The Atomium in Brussels, Belgium was designed by engineer André Waterkeyn and architects André and Jean Polak for the 1958 Expo 58 which I imagine was a very forward thinking piece of architecture for the 50s. Even now I think it looks ahead of its time and ‘space age’ nearly 60 years on. According to trusty old wikipedia ‘it stands 102 m (335 ft) tall. Its nine 18 m (59 ft) diameter stainless steel clad shares are connected so that the whole forms the shape of a unit cell of an iron crystal magnified 165 billion times’ – I’ll take it’s word for it. Regardless it is an awesome structure located just over 6km from the centre of Brussels.We visited the Atomium on a lovely, bright January day. We had a 48 hour bus pass
for the Brussels Hop On, Hop Off Bus and I noticed that the Atomium was on one of the routes so we did exactly what the bus was designed for – we hopped on at Grand Place and hopped off at the Atomium (as did most of the other passengers). It is impressive, as you drive up on the bus it stands out of the greenery surrounding it. A friend of mine visited the Atomium last year and jumped on the metro to get there, you could drive or even walk if you fancy (although not much to see on the way there).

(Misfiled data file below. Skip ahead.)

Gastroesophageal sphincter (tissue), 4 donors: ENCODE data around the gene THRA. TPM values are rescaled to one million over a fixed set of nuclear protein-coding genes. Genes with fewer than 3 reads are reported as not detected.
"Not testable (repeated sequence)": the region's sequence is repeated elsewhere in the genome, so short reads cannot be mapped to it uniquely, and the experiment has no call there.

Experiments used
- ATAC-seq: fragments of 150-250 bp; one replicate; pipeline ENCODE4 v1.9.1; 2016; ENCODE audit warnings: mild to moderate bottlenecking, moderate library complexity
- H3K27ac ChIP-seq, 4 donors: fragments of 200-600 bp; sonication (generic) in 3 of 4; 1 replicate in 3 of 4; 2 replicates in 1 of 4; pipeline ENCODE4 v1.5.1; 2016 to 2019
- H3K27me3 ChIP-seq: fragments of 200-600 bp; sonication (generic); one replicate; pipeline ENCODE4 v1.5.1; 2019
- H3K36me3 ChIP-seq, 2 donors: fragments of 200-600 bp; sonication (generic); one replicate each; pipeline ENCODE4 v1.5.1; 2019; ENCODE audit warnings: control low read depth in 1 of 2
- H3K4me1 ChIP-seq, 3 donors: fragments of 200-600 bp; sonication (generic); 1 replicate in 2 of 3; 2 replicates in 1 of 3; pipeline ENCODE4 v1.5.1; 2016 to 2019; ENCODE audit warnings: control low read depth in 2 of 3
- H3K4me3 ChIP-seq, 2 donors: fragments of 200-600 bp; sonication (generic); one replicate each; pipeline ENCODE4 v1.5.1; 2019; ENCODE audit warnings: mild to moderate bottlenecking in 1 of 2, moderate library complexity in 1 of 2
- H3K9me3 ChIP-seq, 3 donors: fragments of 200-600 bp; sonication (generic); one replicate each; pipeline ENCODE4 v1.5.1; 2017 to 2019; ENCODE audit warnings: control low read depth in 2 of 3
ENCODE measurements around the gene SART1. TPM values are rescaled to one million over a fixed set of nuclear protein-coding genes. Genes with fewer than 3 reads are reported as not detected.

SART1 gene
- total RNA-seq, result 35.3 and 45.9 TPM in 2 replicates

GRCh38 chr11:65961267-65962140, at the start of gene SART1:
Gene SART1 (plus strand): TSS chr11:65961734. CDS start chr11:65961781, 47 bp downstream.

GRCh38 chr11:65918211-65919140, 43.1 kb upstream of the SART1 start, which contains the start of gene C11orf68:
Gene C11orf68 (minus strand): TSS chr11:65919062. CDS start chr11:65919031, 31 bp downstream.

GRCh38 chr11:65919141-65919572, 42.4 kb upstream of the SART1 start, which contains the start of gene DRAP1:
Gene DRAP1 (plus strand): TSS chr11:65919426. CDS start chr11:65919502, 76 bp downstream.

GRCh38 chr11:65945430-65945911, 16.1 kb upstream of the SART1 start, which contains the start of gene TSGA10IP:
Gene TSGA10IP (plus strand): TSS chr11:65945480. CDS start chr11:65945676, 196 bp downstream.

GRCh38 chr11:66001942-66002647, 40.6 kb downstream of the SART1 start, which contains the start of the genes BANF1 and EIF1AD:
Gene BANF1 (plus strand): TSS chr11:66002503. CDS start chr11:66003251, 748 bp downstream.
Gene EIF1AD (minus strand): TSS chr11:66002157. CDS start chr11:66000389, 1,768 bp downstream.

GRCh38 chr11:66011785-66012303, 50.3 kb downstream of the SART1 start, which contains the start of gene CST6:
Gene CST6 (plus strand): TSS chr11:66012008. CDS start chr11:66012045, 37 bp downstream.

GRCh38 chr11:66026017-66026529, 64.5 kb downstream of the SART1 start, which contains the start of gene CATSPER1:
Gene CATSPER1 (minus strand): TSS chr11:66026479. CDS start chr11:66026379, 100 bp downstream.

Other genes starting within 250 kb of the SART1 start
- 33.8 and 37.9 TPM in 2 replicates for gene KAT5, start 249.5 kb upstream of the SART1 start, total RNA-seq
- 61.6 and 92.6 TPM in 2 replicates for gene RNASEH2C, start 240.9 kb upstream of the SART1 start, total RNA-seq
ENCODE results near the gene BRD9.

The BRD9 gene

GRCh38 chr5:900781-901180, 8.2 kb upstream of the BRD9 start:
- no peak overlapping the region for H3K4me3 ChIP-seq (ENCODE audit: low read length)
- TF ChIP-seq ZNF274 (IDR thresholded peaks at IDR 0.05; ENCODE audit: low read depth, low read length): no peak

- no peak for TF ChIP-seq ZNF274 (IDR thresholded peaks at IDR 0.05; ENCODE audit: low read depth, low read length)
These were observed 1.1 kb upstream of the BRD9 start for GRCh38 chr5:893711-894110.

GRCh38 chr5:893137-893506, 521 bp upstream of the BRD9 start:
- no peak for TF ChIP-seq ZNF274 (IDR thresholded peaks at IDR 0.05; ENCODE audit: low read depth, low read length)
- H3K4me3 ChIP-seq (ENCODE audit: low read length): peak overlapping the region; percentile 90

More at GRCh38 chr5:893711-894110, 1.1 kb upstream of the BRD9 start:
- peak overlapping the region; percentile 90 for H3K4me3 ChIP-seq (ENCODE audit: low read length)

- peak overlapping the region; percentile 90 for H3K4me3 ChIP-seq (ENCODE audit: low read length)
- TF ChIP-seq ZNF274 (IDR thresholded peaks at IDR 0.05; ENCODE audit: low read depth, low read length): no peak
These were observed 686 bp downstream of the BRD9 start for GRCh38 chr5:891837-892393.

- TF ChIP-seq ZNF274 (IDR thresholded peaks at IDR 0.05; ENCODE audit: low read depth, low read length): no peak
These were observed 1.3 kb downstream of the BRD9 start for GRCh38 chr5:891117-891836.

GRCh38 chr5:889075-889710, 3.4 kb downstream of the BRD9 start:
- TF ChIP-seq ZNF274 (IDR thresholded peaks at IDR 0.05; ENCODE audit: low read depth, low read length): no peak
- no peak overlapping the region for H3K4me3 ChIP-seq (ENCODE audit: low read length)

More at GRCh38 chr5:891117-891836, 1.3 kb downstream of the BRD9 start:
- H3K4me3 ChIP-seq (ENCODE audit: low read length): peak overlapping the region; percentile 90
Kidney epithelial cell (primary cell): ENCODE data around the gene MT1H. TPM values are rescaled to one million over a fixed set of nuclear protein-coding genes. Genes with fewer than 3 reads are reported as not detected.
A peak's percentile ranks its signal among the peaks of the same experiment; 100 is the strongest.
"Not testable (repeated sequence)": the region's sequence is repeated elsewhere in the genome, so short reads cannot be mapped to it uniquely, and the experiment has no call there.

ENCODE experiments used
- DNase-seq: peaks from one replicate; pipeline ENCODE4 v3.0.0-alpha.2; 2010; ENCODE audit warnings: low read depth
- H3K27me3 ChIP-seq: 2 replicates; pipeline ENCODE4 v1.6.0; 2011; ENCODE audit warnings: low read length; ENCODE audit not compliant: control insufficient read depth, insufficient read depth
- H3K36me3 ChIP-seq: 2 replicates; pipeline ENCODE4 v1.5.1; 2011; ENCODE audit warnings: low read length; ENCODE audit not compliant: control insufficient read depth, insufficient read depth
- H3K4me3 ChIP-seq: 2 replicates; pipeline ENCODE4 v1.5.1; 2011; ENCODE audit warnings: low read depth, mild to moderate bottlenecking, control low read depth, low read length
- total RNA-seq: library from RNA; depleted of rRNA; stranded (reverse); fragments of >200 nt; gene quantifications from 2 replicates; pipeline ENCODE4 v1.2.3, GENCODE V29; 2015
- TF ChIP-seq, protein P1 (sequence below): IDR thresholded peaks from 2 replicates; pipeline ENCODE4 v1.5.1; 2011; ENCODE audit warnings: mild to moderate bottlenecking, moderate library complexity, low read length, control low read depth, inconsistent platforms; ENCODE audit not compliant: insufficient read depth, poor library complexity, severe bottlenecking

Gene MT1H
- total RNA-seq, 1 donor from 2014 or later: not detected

The Atomium was closed for just over a year in 2004 whilst the old aluminium sheets covering the shares were replaced and they now look brand new and shiny, so much so you can see yourself in them.
The Atomium is great to look at and the driveway leading up to it offers a perfect location to take pictures of it (and selfies from). But not only is it great to look at but you can also go inside it for €11 (adult rate). The Atomium is open 365 days a year (however I would check opening times before you visit). This entrance fee allows you full access to all the spheres, including the top one which gives you panoramic views over Brussels and beyond. The top sphere is also home to the Belgium Taste Restaurant, with a capacity of 80 offering a lunch and dinner service. Entrance into an exhibitions which are being displayed are also included in the price.
If you don’t fancy paying the prices in the restaurant there is also a snack shop selling sandwiches, soup, crisps etc with plenty of seating, both inside and out and if that still doesn’t appeal why not bring a picnic and sit on the grass in the shade of the Atomium and eat it? And what do all self-respecting attractions have – the obligatory gift shop of course!
We spent a couple of hours here before hoping back on our bus and heading back to the Old Town but in reality we could have spent longer here. I recommend taking some time away from the city and visiting the Atomium, even if you do not go inside the photographic opportunity from outside is well worth it.